Wonky streaks, good fortune over Cavs on the line for Bulls

Wonky streaks, good fortune over Cavs on the line for Bulls

No matter the metric or the occasion, the only thing definitive about the Bulls over the last two seasons has been their mystifying dominance over the Cleveland Cavaliers in head-to-head matchups.

That, and their fascinating streak of consecutive wins while playing at home on TNT, a streak that could end at 19 games Thursday night when the two teams with varying objectives clash at the United Center.

The Cavaliers are searching to find themselves, along with a light switch that will perhaps alert them to a lost defense over the past several weeks that has been worst in the league since the All-Star break.

The Bulls are searching for consistency, but since it's probably a little too late in the season for that, they'll settle for a playoff spot with eight games left.

They'll take two straight wins for the first time in a month, if they can get it.

They'll extend a goofy streak, if that’s what things will come down to.

"The big thing is obviously you have to execute very well against this Cleveland team," Bulls coach Fred Hoiberg said. "You have to go out there with great urgency, great energy. I anticipate them coming in and playing with a ton of energy tomorrow. We're going to have to match that. We're going to have to come out and play physical basketball."

Having a big break between games this late in the season is a rarity, as the Bulls have been off since Sunday evening, but it's just another weird detail in this weird Bulls experience.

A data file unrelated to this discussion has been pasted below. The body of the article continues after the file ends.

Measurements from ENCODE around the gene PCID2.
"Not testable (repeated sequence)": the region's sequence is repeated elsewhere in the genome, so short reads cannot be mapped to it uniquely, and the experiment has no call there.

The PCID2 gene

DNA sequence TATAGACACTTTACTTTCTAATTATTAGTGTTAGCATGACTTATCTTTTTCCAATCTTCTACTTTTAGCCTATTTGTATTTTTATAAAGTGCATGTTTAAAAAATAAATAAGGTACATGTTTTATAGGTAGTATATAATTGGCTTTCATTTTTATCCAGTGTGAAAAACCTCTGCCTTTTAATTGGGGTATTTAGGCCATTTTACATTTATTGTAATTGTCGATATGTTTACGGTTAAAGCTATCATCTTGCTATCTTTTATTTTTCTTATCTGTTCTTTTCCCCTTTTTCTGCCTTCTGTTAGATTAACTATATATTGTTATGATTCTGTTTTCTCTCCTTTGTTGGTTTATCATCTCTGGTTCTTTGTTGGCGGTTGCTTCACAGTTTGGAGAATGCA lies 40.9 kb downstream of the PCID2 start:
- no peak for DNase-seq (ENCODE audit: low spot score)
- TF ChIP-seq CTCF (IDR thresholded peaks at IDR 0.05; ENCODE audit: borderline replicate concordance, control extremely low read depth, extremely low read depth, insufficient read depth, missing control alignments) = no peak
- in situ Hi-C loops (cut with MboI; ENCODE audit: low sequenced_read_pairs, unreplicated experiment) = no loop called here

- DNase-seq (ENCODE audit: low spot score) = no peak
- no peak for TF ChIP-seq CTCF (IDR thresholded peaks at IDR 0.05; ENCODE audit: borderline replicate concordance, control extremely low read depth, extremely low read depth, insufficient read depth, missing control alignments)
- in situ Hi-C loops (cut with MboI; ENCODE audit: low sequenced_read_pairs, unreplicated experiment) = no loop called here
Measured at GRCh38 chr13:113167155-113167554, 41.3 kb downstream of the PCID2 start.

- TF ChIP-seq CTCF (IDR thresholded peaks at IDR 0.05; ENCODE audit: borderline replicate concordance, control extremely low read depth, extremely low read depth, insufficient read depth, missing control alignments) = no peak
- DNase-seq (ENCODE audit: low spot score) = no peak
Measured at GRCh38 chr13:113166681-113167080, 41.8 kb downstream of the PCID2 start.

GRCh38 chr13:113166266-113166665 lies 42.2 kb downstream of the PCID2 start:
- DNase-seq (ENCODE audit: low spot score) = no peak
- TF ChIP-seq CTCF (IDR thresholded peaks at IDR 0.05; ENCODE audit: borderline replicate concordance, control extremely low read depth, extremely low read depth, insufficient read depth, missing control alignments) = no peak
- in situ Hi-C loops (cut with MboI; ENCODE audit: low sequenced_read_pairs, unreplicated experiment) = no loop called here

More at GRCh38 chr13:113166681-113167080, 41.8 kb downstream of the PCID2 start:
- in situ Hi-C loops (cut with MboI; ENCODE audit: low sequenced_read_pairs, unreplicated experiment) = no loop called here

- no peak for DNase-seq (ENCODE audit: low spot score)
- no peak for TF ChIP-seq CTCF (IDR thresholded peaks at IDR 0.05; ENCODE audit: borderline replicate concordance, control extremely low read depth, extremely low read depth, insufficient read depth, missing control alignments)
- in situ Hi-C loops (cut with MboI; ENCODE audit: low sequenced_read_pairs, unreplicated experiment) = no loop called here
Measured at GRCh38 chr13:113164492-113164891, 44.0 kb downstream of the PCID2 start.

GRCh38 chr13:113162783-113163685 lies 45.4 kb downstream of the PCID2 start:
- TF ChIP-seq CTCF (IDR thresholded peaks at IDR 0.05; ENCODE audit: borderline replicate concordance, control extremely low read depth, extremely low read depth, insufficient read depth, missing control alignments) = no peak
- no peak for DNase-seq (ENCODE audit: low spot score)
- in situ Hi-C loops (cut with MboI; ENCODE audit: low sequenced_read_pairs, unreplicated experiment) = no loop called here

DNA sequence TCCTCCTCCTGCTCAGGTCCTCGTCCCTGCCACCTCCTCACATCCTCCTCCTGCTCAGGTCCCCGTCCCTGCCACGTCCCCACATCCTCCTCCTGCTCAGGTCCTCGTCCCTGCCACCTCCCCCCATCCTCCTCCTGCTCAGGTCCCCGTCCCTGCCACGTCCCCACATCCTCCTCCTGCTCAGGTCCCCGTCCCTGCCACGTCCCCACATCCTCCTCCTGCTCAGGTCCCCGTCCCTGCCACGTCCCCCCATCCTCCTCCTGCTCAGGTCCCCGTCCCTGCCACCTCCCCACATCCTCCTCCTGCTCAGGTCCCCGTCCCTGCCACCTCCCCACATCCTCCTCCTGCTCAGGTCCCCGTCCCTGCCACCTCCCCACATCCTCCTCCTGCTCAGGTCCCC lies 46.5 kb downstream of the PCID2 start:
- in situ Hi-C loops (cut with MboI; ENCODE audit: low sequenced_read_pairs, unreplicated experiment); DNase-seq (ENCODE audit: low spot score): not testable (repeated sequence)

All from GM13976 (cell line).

An experience that the mild-mannered Hoiberg has to experience from his couch some nights, such as watching the Miami Heat furiously steal a game in Detroit at the buzzer with a Hasaan Whiteside tip-in to extend a lead over his team to a game, followed by another win Wednesday to put more distance between the two teams.

"I did, actually," said Hoiberg with a smirk when asked if he's scoreboard watching and paying attention to the teams ahead of the Bulls in the playoff race.

After being prompted to give his raw emotions when Whiteside's tip-in occurred, he slipped right back to Robo-Hoiberg — although one can imagine how animated he must've been while looking to catch a break from a previous contender for the eighth spot in the Pistons.

"It is what it is," Hoiberg said. "You have to go out and worry about yourselves at this time of year. It was a great finish for Miami, obviously, the way that game ended. But there's nothing you can do about that. You've got to worry about yourselves and hopefully go out and execute."

Going 6-1 against the Cavaliers in his two seasons as Bulls coach is probably the biggest feather in his cap, including three wins in all three meetings this go round.

The rhyme or reason doesn't seem explainable, but Nikola Mirotic seemed to give a few keys to the Bulls' success over LeBron James' Cavaliers: Sharing the ball, controlling the glass and getting back on defense.

"Against big teams, we play much better," Mirotic said. "I don't know why is the reason for that. We need to find a way to play against everybody like that. It's on us. We just have to prove it."

Usually, those tenets seem to work against most teams, not just the supremely talented champions who've just lost a grip on first place in the conference.

But their inconsistencies have left the Bulls here with a handful of games left before the April 12th finale.

A win over Cleveland could mean everything, or nothing at all, or something in between.

"Sure, we understand," Mirotic said. "We've been in a very similar situation last year. We didn’t make the playoffs so this year we want to try to make that push. I think we have a good schedule for the last. Very important game tomorrow, huge one. I think we have played very well against Cleveland until now. We have a chance. We need to get out there and play with energy."